China to Cut Stocks’ Stamp Duty for First Time Since 2008 as Market Hits 9-Month Low
Authorities in China have proposed slashing stamp duty on stock trading from 20% to 50% in what would be the first reduction of this extent since 2008. The proposal comes after the Chinese blue-chip stock market index crashed to its lowest level since November 2022.
Authorities Propose Stamp Duty Cuts of Up To 50%
The Chinese government is set to reduce the stamp duty on stocks by up to 50% as the country’s stock market continues to decline amid the worsening debt crisis in the real estate market.
China’s regulators, including the Ministry of Finance, put forward a draft proposal earlier this month to cut the stamp duty on stock trading. The reduction of the current 0.1% stamp duty suggested a cut of 20% or 50%, which, if materialized, would mark the first such move since 2008.
According to Reuters, it is more likely that the extent of the cut will be set at 50%. People familiar with the matter said the decision could be announced on Friday.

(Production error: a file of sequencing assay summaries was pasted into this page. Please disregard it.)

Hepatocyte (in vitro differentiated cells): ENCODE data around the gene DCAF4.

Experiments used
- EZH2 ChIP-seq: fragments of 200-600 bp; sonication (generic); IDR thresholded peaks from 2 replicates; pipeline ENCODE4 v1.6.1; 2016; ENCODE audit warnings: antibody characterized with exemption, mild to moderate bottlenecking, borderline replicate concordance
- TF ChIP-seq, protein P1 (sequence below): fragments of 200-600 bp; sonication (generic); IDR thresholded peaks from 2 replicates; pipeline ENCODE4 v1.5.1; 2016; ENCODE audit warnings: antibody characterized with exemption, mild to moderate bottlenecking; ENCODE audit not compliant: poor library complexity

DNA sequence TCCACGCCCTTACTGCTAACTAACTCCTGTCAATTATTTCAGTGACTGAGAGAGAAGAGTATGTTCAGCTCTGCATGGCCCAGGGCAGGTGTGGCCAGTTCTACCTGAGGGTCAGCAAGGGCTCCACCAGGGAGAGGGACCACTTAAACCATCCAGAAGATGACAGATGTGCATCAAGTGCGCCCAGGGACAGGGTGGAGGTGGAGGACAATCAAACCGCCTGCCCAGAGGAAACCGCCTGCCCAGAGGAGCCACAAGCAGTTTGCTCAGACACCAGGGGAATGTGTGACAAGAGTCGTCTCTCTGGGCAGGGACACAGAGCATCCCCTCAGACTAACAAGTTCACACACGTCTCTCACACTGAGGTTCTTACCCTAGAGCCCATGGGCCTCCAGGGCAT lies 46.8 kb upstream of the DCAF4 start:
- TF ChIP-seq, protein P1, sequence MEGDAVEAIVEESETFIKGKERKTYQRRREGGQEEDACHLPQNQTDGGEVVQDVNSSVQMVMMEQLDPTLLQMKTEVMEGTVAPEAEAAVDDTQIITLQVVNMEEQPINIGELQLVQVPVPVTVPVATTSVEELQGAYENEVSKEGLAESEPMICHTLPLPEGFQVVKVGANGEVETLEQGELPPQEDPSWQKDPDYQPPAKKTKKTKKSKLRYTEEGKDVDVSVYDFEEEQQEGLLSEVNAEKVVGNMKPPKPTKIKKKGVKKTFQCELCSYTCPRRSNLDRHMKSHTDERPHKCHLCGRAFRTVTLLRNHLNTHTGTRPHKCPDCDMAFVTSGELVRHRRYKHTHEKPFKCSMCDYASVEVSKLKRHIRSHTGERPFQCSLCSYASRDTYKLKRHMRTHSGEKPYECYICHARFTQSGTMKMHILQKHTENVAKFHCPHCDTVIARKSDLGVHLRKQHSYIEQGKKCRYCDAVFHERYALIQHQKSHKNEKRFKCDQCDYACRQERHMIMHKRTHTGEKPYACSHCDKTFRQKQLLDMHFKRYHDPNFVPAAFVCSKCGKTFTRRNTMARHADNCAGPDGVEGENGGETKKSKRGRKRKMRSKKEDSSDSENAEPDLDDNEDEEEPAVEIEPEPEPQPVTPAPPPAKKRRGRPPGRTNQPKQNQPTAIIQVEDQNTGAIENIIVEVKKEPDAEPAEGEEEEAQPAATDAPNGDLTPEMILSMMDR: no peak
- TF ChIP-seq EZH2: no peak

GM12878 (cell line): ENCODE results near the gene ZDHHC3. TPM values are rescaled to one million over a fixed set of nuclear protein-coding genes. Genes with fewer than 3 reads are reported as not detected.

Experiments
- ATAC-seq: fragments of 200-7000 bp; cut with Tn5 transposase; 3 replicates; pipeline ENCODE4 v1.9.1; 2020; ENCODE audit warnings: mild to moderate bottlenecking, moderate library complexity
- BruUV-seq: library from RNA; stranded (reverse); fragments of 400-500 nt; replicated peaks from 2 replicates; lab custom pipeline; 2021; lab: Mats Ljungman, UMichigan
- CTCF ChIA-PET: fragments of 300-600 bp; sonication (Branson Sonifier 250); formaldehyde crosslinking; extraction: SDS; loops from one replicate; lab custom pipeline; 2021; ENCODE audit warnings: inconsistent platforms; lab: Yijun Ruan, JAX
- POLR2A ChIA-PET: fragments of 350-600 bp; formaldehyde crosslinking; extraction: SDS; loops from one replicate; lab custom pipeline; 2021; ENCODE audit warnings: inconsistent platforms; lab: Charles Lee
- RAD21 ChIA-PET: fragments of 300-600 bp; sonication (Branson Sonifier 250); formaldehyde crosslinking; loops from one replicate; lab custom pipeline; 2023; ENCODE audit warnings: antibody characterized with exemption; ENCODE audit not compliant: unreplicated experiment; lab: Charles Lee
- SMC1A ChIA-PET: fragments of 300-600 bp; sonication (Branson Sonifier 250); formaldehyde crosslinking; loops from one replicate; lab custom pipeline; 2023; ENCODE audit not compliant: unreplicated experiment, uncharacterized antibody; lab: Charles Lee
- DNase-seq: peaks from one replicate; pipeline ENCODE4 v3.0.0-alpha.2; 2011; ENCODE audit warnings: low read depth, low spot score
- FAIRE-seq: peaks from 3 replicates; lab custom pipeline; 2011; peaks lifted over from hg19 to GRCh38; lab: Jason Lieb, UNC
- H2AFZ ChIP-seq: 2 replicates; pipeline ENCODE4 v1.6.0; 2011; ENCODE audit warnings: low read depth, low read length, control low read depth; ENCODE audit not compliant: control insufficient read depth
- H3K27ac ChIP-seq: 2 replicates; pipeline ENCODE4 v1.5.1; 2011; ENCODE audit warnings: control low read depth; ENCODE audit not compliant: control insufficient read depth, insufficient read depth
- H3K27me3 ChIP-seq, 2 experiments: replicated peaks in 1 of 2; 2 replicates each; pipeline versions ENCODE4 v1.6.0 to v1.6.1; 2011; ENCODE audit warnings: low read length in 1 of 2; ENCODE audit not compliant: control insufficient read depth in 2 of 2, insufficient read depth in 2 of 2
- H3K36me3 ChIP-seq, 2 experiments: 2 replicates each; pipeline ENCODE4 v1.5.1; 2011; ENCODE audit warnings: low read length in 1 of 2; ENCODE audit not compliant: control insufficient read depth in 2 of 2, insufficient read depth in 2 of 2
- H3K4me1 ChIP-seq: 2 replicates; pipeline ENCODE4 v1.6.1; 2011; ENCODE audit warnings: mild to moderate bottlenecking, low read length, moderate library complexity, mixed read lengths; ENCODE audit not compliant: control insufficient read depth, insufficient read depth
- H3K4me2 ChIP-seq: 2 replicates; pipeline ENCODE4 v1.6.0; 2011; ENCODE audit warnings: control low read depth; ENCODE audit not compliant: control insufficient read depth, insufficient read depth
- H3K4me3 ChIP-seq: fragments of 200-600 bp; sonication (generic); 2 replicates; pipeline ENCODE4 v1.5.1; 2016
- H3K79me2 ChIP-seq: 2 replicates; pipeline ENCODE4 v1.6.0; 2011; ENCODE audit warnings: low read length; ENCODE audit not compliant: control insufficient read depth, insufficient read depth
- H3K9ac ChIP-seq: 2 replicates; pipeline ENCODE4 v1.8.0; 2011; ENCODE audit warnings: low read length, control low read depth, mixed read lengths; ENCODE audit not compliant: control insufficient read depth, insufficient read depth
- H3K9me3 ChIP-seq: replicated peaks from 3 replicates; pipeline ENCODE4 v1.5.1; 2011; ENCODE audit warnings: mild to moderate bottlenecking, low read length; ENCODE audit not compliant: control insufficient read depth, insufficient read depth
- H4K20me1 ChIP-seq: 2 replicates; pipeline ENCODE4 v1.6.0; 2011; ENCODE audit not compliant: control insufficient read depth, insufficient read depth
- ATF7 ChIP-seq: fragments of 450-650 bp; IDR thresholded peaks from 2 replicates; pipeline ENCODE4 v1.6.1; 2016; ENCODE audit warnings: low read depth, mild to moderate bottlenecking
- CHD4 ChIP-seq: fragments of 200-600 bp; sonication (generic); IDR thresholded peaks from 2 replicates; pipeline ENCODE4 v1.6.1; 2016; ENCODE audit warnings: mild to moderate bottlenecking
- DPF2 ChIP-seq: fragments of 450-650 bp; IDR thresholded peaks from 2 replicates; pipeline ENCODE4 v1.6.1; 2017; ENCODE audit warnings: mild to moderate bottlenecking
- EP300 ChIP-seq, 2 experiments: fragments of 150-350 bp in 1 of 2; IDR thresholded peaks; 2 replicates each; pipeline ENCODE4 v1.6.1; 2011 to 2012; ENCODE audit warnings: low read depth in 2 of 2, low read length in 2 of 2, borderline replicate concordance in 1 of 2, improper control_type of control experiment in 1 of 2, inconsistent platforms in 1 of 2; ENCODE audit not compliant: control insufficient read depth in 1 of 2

The proposal comes after CSI300, China’s blue-chip index tracking the top 300 stocks on Shenzen and Shanghai exchanges, tumbled to a 9-month low. The index is down around 11% from its April highs, and more than 4.5% since the start of the year.
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Stamp Duty Cuts Are Just a Short-Term Solution, Fund Manager Says
While the proposed stamp duty cuts could provide relief to embattled Chinese stocks in the short run, analysts do not see it as a long-term solution.
“Such a policy will likely give a short-term boost to the market, but won’t have much effect over the long run. The rebound could last for just two to three days, or even shorter.”– said Xie Chen, fund manager at Shanghai Jianwen Investment Management.
A shift in the market’s long-term trajectory would be prompted by expectations of positive economic developments, rather than stamp duty reductions, Chen added.
China’s stock market woes were triggered by a slowdown in the nation’s economic growth and a growing debt crisis in the property market. Last week, China’s largest real estate developer Evergrande filed for bankruptcy protection after seeing its debts accumulate to more than $300 billion.
In the meantime, the world’s second-largest economy has also been grappling with growing worries around potential repercussions stemming from payment defaults on shadow banking-associated trust products. The concerns primarily center on the significant interconnection between China’s massive $3 trillion shadow banking sector and its exposure to both property developers and the broader economic landscape.
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